'Twill make a charming ballet-pantomime-
We'll get it up in style,—if we have time.
The king shall come; he'll not suspect the trick;
I'll watch him close-I'll touch him to the quick:
The charge against him is, as yet, deficient,
The honour of a ghost is not sufficient;
But if the play affect him, I shall tell, O!
That he's a knave-the ghost an honest fellow.

[Exit Hamlet.

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A Chamber in the Palace. Enter King, Queen, Polonius, OPHELIA, ROSENCRANTZ,,


And can you, by no drift of conversation,
Smell out the cause of his sad situation?

He does confess himself non compos mentis, (a).
But won't tell what the cause or the intent is.

· Guilden. He'll not be sounded; he knows well enough The game we're after : Zooks, he's up to snuff. (6)

· Did you not try to get him out to play?

It chanc'd we met the actors on the way:

He jump'd for joy to hear it: they're at court;
And he this night intends to have rare sport.

'Tis true; and Hamlet says, that if your graces
Will come to see the play, he'll book you places.

With all my heart: right glad am I to find
That he to some amusement is inclin'd.
Pray, gentlemen, give him a further zest
For sports like these.

My Lord, we'll do our best.

[Exeunt Guild. and Rosen.


Sweet Gertrude, march your carcase: we have sent
For Hamlet, that (as 'twere by accident)
He here may meet Ophelia. — Thro' the key-hole
Polonius and myself will hear and see th' whole;
And from his conduct we shall soon discover
If Hamlet's be the madness of a lover.

Queen. Ophelia, were he mad of love for you, I think we'd cure him soon.

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Polonius. (To Ophelia) Here, take this book; he'll think you're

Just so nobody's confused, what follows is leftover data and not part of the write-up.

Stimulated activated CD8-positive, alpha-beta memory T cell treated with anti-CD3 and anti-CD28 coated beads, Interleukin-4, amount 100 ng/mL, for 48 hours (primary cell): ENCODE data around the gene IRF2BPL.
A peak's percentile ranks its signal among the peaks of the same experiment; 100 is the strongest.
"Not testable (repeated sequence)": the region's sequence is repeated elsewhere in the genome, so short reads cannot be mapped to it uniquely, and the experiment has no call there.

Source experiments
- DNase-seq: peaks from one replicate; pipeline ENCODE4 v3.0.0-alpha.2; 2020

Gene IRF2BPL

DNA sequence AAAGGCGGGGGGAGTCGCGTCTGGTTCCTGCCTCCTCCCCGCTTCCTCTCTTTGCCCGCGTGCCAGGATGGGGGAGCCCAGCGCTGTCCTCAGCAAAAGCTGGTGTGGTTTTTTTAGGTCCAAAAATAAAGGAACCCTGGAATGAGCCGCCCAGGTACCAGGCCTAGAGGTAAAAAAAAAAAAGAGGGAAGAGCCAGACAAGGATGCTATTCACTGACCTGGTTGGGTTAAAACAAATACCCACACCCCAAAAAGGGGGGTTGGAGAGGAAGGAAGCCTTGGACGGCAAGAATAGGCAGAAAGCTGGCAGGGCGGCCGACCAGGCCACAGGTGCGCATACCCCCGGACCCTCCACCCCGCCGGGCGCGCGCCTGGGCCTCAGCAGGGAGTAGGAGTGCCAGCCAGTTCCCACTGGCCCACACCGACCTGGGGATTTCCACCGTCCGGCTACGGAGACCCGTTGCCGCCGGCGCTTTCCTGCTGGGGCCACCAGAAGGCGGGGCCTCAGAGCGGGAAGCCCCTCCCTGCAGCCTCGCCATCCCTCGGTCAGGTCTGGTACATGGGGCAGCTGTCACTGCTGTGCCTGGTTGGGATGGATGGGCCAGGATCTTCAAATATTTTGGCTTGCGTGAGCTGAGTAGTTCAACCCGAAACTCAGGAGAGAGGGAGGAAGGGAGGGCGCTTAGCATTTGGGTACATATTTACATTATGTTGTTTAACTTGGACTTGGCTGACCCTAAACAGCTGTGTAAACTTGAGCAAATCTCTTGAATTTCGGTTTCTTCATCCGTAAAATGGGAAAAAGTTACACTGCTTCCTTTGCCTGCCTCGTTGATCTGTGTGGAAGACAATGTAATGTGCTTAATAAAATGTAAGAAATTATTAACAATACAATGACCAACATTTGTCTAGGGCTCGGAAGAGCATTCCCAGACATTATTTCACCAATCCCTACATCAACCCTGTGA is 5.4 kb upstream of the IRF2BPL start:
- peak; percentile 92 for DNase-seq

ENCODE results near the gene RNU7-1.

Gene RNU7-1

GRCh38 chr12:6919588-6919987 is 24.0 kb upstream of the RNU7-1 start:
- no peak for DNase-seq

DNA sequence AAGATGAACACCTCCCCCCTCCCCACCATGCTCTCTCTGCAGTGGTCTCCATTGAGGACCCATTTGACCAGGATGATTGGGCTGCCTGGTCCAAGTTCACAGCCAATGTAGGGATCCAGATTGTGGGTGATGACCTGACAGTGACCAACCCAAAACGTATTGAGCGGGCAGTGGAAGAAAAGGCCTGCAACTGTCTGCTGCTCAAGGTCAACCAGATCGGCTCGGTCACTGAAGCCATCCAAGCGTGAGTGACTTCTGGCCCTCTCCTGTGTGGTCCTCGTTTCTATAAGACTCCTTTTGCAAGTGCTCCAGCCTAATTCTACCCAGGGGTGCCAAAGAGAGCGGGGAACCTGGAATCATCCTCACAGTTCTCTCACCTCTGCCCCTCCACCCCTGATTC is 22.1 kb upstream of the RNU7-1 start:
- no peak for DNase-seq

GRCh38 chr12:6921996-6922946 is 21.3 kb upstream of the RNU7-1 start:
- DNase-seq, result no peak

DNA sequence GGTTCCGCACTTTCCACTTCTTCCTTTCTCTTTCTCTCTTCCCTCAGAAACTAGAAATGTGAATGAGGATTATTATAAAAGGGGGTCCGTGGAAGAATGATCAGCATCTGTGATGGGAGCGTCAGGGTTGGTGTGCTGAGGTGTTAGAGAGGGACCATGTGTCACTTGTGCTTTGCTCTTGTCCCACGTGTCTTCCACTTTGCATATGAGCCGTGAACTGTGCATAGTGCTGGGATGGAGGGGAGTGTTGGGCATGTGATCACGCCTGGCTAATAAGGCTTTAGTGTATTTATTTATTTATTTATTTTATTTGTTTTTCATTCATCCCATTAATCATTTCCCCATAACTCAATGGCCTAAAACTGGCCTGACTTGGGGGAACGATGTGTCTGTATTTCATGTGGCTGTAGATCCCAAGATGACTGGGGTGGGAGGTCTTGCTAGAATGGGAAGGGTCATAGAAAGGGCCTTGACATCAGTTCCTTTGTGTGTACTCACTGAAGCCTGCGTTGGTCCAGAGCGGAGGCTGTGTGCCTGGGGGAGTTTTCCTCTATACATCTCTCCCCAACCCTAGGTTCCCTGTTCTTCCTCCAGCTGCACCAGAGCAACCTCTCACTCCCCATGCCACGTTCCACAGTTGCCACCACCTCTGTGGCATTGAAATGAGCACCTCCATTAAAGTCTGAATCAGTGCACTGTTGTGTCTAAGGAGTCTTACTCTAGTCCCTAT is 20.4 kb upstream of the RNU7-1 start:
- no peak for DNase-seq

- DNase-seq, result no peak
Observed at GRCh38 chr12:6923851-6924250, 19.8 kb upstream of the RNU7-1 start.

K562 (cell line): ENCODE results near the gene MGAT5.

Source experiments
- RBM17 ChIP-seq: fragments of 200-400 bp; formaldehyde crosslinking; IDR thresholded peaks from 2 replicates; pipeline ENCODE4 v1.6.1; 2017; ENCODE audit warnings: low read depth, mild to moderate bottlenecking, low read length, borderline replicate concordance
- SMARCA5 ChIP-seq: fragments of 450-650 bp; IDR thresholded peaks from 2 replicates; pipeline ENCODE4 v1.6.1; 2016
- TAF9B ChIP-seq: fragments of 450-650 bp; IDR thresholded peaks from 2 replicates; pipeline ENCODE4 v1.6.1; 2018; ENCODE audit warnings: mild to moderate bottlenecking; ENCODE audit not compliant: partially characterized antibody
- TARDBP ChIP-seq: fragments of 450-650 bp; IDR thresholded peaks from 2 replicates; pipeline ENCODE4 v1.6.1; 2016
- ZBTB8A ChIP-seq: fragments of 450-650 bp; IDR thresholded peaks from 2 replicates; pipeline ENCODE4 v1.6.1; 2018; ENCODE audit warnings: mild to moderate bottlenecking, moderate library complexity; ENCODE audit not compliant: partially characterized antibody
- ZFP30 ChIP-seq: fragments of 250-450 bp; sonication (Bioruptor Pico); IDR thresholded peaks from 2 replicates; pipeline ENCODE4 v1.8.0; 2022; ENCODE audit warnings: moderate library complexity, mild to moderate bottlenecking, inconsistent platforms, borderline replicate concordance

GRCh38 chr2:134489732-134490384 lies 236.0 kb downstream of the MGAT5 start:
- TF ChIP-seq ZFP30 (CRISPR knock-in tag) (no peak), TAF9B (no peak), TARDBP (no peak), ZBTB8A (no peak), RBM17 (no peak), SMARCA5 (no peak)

at your pray’rs. (To the King) Come, let's be off; I hear him on the stairs.

[Exeunt King and Polonius.



(Tune" Here we go up, up, up.")

When a man becomes tir'd of his life,

The question is, “ to be, or not to be?"
For before he dare finish the strife,

His reflections most serious ought to be.
When his troubles too numerous grow,

And he knows of no method to mend them,
Had he best bear them tamely, or no?
Or by stoutly opposing them end them?

Ri tol de rol, 8-6.

To die is to sleep-nothing more

And by sleeping to say we end sorrow,
And pain, and ten thousand things more

0, I wish it were my turn to-morrow!
But, perchance, in that sleep we may dream,

For we dream in our beds very often-
Now, however capricious 't may seem,
I've no notions of dreams in a coffin.

Ri tol de rol, diam

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'Tis the doubt of our ending all snugly

That makes us with life thus dispute;
Or who'd bear with a wife old and ugly,

Or the length of a chancery suit?
Or who would bear fardels, and take

Kicks, cuffs, frowns, and many an odd thing,
When he might his own quietus make,
And end all his cares with a bodkin?

Ri tol de rol, sc.

Truly, death is a fine thing to talk of,

But I'll leave it to men of more learning;
For my own part, I've no wish to walk off,

For I find there's no chance of returning. -
After all, 'tis the pleasanter way,

T'o bear up as we can 'gainst our sorrow:
So if things go not easy to-day,
Let us hope they'll go better to-morrow.

Ri tol de rol, de.

Hamlet. Oh, ho! Ophelia here. I'll shew my airs. (Aside.) Think of my pranks, Ophelia, in your pray’rs.

Ophelia. I hope you're well, my Lord. (Aside) I fear he'll bite (c).

Methinks I'm something better, though not quite.

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